Filipino maid wins Hong Kong landmark case
HONG KONG—A Filipino maid won the opening legal battle in her fight for permanent residency after a court ruled on Friday that an immigration provision excluding hundreds of thousands of foreign maids was unconstitutional.
The decision to grant Evangeline Banao Vallejos the right to apply for residency under the Basic Law—Hong Kong’s constitution—was a major legal victory in a case that has divided the city with accusations of ethnic discrimination against the foreign maids.
Vallejos, who was not in court because she was busy working, “said thank God” after learning the outcome, said one of the lawyers handling her case.
Residents say the verdict would open the floodgate to about 292,000 foreign maids, most of whom are from the Philippines or Indonesia, to also claim the right of abode.
The decision could also draw in Beijing, which might seek to reinterpret the laws under which the territory is governed, analysts said.
Justice Johnson Lam, ruling in the Court of First Instance, said the immigration provision denying the maids the right to gain permanent residency after seven years—as other foreign residents can—was inconsistent with the Basic Law.
The government is likely to appeal the ruling.
Vallejos, a longtime foreign domestic helper, sought a judicial review after her bid for permanent residency was rejected.
“The mere maintenance of link with her country of origin does not mean that (a maid) is not ordinarily a resident in Hong Kong,” Lam wrote in a 78-page judgment.
Lam said it was unconstitutional to deny foreign maids the right of residency even though many were employed on short term, two year contracts, that are often repeatedly renewed.
Under Hong Kong’s constitution, foreigners are entitled to permanent residency—and with it, rights to voting, welfare and other services—if they have resided here for a continuous period of seven years. But maids were specifically excluded.
‘Win for rule of law’
Vallejos challenged the restriction, saying it was unconstitutional and discriminatory, but the government argued in court it was “appropriate” and that it was empowered to define who was eligible for residency.
“To be clear, Ms Vallejos won on the unconstitutionality of the provisions,” said Mark Daly, one of her lawyers.
Daly lauded the court’s decision as “a good win for the rule of law.” He said Vallejos also “thanks all the people who have helped her, including her employer and her lawyers.”
“She is busy working so she has no time to be here today,” he added.
Vallejos has worked as a maid in Hong Kong since 1986. She applied last year for the judicial review after the immigration department rejected her permanent residency application in 2008.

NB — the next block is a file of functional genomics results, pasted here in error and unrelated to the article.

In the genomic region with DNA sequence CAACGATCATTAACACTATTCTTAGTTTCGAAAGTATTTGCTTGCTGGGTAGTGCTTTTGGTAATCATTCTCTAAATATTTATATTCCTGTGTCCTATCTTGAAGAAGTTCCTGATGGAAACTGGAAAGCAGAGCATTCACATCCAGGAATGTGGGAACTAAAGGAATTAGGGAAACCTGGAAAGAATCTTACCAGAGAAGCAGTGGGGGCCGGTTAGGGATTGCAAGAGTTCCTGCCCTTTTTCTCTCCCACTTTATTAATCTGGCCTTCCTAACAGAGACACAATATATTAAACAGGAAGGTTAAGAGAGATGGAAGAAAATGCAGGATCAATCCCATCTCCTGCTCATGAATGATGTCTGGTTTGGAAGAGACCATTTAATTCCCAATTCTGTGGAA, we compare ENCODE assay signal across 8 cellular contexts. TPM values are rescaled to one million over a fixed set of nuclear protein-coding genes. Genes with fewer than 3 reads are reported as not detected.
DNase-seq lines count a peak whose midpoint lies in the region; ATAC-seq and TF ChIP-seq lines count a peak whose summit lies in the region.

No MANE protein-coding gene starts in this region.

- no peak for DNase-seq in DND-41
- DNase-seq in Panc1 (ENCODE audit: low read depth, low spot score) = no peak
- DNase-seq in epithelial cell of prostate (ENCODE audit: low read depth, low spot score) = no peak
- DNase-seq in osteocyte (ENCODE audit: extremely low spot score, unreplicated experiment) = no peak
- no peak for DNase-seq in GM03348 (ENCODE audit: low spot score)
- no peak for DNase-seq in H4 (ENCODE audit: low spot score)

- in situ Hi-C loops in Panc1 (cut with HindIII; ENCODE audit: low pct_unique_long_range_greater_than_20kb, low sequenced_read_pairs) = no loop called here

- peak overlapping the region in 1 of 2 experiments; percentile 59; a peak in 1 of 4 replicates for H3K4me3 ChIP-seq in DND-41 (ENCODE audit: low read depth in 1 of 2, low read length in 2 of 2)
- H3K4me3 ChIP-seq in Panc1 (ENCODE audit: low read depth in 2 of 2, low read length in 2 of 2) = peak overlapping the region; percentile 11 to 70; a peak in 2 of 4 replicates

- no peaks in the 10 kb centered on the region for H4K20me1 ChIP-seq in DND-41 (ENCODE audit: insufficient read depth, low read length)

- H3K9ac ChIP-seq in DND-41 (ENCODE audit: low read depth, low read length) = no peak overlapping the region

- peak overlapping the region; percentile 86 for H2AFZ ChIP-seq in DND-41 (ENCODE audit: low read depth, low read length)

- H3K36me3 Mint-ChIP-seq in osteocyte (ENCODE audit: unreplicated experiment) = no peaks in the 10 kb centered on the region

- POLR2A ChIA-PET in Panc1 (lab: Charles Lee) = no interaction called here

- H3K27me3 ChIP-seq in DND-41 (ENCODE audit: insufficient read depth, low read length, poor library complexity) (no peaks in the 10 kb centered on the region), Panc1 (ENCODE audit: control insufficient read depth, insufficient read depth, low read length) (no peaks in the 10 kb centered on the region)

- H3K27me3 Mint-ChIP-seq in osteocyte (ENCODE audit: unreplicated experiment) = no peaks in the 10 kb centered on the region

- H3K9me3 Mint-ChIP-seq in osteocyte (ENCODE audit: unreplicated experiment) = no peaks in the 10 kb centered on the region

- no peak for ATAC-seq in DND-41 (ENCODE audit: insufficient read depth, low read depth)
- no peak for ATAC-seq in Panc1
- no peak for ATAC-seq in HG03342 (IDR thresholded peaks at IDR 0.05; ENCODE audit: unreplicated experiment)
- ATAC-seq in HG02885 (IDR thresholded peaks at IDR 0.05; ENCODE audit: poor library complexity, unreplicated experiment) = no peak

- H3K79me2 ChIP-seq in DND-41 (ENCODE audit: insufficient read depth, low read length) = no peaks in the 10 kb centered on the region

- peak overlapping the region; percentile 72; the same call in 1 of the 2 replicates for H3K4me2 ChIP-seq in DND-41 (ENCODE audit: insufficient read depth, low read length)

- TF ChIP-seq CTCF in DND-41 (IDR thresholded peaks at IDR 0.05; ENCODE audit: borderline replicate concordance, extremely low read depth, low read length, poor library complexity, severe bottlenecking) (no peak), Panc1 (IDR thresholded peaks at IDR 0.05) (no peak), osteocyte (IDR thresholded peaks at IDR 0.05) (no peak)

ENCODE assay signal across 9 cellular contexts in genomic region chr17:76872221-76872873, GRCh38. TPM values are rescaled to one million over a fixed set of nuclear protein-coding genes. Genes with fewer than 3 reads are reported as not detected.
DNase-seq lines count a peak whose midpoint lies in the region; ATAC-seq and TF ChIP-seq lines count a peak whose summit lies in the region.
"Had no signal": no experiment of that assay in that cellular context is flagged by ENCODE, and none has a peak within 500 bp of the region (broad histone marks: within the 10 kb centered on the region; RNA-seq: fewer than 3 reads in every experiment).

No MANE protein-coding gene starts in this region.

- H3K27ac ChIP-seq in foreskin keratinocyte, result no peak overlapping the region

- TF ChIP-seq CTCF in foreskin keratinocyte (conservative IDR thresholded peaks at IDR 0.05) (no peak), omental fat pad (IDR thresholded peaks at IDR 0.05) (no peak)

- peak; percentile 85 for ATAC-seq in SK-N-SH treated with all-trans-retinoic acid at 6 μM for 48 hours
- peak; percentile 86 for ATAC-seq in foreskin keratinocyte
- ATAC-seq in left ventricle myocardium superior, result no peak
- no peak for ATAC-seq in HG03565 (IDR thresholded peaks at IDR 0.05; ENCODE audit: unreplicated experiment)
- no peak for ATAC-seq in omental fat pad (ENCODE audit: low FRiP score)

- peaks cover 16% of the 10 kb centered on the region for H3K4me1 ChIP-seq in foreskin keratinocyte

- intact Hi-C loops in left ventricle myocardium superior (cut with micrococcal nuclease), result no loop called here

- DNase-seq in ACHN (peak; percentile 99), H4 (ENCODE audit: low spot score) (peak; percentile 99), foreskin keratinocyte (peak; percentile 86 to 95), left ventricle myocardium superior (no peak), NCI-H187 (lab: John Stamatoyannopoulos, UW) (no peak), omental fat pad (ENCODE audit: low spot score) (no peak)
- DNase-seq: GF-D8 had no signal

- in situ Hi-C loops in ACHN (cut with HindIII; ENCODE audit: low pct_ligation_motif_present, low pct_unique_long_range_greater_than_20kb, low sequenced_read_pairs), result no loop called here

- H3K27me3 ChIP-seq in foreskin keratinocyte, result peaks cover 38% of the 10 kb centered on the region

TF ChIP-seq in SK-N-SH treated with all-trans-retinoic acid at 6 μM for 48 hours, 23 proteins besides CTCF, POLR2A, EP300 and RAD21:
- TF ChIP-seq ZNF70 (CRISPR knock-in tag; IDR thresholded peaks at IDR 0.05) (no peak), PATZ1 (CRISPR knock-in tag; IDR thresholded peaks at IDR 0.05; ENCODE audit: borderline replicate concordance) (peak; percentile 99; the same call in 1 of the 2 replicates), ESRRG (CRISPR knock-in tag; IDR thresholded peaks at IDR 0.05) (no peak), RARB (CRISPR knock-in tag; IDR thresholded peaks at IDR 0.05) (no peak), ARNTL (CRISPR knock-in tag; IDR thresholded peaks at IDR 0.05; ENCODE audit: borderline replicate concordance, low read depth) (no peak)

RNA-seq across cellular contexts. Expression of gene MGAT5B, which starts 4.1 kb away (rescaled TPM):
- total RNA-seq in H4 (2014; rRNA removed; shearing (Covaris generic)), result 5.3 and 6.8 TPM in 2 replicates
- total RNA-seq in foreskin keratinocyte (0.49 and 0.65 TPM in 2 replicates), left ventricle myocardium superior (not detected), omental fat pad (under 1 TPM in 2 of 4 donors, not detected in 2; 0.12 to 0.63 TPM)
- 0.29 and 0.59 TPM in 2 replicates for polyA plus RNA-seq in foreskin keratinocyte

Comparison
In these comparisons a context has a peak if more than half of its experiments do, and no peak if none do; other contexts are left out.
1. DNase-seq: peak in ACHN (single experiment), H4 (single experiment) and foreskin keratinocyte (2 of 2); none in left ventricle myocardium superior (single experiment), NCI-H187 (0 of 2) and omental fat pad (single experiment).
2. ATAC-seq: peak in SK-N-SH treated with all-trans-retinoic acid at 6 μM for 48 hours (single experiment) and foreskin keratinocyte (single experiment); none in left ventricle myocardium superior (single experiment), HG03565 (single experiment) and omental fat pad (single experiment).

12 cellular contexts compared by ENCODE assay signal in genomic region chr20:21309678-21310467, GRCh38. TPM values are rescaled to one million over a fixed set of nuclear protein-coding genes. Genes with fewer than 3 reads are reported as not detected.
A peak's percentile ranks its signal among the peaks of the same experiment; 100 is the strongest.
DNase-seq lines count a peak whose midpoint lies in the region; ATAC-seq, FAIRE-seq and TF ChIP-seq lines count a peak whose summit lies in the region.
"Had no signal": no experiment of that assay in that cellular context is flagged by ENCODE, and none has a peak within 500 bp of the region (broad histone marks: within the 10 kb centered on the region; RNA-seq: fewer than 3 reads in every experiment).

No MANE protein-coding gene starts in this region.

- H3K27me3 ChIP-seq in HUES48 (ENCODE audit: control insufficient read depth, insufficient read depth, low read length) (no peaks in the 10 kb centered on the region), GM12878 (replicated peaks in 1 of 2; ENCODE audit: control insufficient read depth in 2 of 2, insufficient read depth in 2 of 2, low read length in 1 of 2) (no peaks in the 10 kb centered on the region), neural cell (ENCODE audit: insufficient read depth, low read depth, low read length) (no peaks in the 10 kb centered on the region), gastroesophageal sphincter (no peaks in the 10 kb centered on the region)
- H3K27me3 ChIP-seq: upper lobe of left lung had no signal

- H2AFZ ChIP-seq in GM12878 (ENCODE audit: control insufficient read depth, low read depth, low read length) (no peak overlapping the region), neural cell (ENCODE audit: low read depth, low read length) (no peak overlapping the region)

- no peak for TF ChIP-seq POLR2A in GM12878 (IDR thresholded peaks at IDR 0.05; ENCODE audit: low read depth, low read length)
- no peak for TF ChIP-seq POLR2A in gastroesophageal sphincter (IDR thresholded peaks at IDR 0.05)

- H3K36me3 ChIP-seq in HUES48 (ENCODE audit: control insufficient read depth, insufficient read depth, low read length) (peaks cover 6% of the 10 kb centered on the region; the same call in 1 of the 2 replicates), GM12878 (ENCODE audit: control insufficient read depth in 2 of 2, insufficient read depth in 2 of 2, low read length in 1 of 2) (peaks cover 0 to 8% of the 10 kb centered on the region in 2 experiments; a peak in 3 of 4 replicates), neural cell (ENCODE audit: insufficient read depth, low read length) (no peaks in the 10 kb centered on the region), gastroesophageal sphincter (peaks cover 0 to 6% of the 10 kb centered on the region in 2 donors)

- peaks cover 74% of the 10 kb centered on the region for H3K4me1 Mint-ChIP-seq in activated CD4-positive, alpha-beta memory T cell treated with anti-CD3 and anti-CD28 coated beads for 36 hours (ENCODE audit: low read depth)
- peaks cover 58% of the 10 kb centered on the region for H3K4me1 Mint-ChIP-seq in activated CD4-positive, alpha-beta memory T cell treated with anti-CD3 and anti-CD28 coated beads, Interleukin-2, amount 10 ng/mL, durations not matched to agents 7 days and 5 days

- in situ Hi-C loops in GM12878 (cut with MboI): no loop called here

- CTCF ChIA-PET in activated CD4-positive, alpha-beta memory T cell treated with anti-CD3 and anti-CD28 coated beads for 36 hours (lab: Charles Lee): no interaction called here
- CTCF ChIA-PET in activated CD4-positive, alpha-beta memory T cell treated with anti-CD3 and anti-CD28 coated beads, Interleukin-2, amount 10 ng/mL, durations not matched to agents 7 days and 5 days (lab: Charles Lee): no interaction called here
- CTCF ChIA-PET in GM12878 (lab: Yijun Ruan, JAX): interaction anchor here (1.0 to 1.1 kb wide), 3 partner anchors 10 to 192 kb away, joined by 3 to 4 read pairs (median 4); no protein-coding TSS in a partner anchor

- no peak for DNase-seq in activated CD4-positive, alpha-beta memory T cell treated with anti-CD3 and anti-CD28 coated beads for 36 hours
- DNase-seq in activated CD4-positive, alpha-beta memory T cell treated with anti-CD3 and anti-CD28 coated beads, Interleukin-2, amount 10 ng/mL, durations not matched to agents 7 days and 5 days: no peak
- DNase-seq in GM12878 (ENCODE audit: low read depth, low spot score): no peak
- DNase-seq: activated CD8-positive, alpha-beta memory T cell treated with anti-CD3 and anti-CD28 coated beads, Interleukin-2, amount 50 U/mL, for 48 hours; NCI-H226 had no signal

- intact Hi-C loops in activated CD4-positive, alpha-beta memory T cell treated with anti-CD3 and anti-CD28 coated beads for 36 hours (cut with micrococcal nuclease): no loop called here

Daly said he expected the government to appeal within the 28-day deadline. Another court hearing will be held on Oct. 26 on whether Vallejos can now be declared a permanent resident.
Two similar cases involving five Filipino helpers are set to go before the courts in October.
The case has divided opinion in Hong Kong, with some arguing that immigration provisions barring maids from applying amounts to ethnic discrimination.
The vast majority of the city’s 292,000 foreign domestic helpers—most of whom are women—are from the Philippines or Indonesia, but some also come from Thailand, Nepal, India, Pakistan and Sri Lanka.
The immigration department website puts the number of Filipino maids in Hong Kong at about 120,000. A Reuters news agency report put their number at 139,000 and the number of Indonesians at 146,000.
Of the total number of foreign maids, 117,000 have been continuously working in Hong Kong for more than seven years and potentially eligible for residency based on the court’s judgement.
Foreign maids in Hong Kong are entitled to better working conditions than in other parts of Asia—they are guaranteed one day-off a week, paid sick leave, and a minimum wage of HK$3,740 ($480, or P20,000) a month.
The maids are a big source of help to the middle and upper classes of Hong Kong, where it’s common for families to employ one or more to live with them to do household chores and look after children.
Influx of migrants
But many complain that giving the maids permanent residency would result in an influx of their family members, which would put a strain on the densely populated city’s housing, schools and other resources.
“I am personally disappointed by the judgment,” Hong Kong chief executive Donald Tsang told reporters. “One thing is quite clear. We are fully prepared for an adverse judgment at this stage and for that reason we would be doing what we need to do.”
Hong Kong, a British colony for 150 years, returned to Chinese rule in 1997 and is supposed to retain a high level of internal autonomy.
Protesters cry betrayal
Several dozen people protested outside the courthouse against the maids as the ruling was released. They carried placards and chanted “Civic Party betrayed Hong Kong!”—a reference to pro-democracy legislators, who backed the maids.
The money sent home by the maids is a big source of income for their families. According to the Philippine government, workers in Hong Kong accounted for $312 million of the $18.8 billion sent home by expatriate workers last year, or about 10 percent of the country’s annual gross domestic product. Reports from Reuters, AP, AFP and Inquirer Research
First posted at 12:03 p.m., September 30, 2011
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